Jussie Smollett Returns To Court To Appeal Conviction For Lying About Hate Crime

Jussie Smollett
Source: Screenshot YouTube

The disgraced former “Empire” star Jussie Smollett returned to court on Tuesday to appeal his convictions for staging a racist and homophobic hate crime against himself back in 2019 and then lying to police about it.

Smollett Back In Court

The Associated Press reported that Smollett, 41, showed up to court wearing a casual beige jacket and blue jeans. He appeared to be listening intently as he sat on a spectator bench for the hour-long oral arguments before the three-judge panel on the Chicago-based First District Appellate Court.

“Public outrage against the defendant cannot overrule the rule of law,” Nenye Uche, one of Smollett’s lawyers, argued in front of the panel. This appeared to be a reference to Smollett already being convicted in the court of public opinion, as the vast majority of Americans have come to the conclusion that he did in fact stage this hate crime.

Uche went on to say that when it comes to the appeal and Smollett’s prosecution, it all comes down to the question: “Is it fair?”

Smollett didn’t speak to reporters after the hearing, and he was seen wearing a hat and a different coat as he left the courthouse through an alley.

Find out more about this in the video below.

Related: 45 Times Democrats And Media Blindly Pushed The Jussie Smollett Hate Crime Hoax

Smollett’s Appeal

Should Smollett’s appeal fail, he will be required to finish the 150-day stint in jail that a judge had sentenced him to last year. He spent just six days behind bars before he was released pending an outcome of his appeal. It is believed that this ruling could take several weeks.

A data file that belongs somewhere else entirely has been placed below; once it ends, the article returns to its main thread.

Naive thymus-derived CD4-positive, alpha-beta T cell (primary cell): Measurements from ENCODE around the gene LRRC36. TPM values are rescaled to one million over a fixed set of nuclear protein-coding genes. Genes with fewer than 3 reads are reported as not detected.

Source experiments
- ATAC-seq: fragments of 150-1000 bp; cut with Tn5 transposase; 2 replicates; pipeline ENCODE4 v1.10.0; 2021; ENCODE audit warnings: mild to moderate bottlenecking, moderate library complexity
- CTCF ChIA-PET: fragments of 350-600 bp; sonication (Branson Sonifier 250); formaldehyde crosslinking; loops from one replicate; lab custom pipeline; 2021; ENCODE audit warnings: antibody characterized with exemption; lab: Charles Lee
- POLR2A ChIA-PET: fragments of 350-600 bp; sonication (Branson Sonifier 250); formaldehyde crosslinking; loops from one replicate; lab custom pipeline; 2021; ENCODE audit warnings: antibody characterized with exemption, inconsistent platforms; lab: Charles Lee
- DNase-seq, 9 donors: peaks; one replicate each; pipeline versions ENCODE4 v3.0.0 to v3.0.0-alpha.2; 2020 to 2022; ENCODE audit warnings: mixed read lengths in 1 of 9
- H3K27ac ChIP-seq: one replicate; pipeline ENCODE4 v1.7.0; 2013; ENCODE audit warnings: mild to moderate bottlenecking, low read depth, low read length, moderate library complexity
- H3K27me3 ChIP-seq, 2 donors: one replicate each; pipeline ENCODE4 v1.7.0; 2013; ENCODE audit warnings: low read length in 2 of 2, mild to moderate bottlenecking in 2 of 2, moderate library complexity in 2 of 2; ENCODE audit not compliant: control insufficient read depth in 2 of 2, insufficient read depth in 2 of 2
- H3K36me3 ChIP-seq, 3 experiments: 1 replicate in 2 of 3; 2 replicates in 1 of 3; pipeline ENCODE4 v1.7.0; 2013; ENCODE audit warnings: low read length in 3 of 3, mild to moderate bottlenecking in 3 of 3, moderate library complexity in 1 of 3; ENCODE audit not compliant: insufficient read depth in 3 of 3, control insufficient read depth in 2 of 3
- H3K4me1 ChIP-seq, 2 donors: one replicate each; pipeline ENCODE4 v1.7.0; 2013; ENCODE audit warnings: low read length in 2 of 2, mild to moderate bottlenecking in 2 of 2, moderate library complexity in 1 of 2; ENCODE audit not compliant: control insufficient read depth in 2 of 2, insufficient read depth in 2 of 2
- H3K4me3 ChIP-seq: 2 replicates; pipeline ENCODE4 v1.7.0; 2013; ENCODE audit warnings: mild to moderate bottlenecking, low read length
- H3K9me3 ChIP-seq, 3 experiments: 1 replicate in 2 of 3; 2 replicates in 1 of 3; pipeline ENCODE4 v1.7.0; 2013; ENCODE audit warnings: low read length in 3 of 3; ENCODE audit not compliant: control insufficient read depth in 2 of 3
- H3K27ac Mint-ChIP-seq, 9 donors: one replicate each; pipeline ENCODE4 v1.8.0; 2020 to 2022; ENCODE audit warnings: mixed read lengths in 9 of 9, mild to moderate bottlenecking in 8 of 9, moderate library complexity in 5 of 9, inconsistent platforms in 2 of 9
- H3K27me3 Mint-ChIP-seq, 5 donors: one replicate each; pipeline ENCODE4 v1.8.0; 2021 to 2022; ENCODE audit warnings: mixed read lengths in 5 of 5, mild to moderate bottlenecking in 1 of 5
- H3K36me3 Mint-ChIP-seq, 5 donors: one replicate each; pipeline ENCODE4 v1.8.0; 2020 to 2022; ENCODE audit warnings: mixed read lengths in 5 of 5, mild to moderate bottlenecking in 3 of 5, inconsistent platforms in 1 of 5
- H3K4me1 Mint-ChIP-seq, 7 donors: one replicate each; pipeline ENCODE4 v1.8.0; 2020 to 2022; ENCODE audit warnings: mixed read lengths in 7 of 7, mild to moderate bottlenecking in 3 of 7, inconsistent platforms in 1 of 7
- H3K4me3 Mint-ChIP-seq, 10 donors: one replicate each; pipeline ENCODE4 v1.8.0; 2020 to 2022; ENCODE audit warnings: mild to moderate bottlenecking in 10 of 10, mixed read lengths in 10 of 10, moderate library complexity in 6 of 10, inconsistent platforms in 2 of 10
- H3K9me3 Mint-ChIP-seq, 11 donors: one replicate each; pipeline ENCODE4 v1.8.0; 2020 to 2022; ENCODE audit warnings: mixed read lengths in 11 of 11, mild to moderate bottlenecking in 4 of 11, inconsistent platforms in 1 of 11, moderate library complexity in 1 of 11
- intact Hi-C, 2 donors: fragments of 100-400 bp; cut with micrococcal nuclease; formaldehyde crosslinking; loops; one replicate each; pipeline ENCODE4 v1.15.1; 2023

Smollett’s lawyers are arguing in the appeal that chief prosecutor Kim Foxx’s office had used proper discretion when dropping the original charges against him four years ago.

“If Mr. Smollett’s convictions are allowed to stand, this case will set a dangerous precedent by giving prosecutors a second bite at the apple any time there is dissatisfaction with another prosecutor’s exercise of discretion,” they stated.

Sean Wieber, an attorney representing the special prosecutor, fired back in court by saying that the way that Foxx’s office went about dismissing the charges left the door open to recharging Smollett in the future without double jeopardy coming into play. He pointed out that if a defendant hasn’t gone to trial and has never pleaded guilty, it’s typically not double jeopardy if the defendant is then given the same charges for a second time.

“Illinois law is crystal clear. … It’s Law School 101,” Wieber said, going on to point out that Smollett has never pleaded guilty and “has never made any statement that he accepts guilt.”

Related: Trump Calls Jussie Smollett A ‘Con Man’ Who ‘Wanted To Try And Get Sympathy So He Could Have His Contract Renewed’

Smollett’s Claims

Smollett claimed in January of 2019 that he was jumped by two men who hurled racial and homophobic slurs at him while also shouting “this is MAGA country.” After investigating his claims, however, police concluded that Smollett had allegedly staged the attack to secure himself a higher salary on his show “Empire.”

In 2021, a jury convicted Smollett on five felony counts of disorderly conduct, which is the charge that a person is hit with when they lie to police. Despite this and the mountain of evidence against him, Smollett continues to claim that he is completely innocent.

Find out more about this in the video below.

Many feel that in allegedly staging his hate crime, Smollett tried to play off the racial and political tensions in this country for his own personal gain. This majority of Americans will undoubtedly be very pleased if Smollett has to carry out the rest of his sentence behind bars.

Now is the time to support and share the sources you trust.
The Political Insider ranks #3 on Feedspot’s “100 Best Political Blogs and Websites.”

The Political Insider's Culture Beat covers social and cultural events that are shaped, at least in part, by politics.

Mentioned in this article::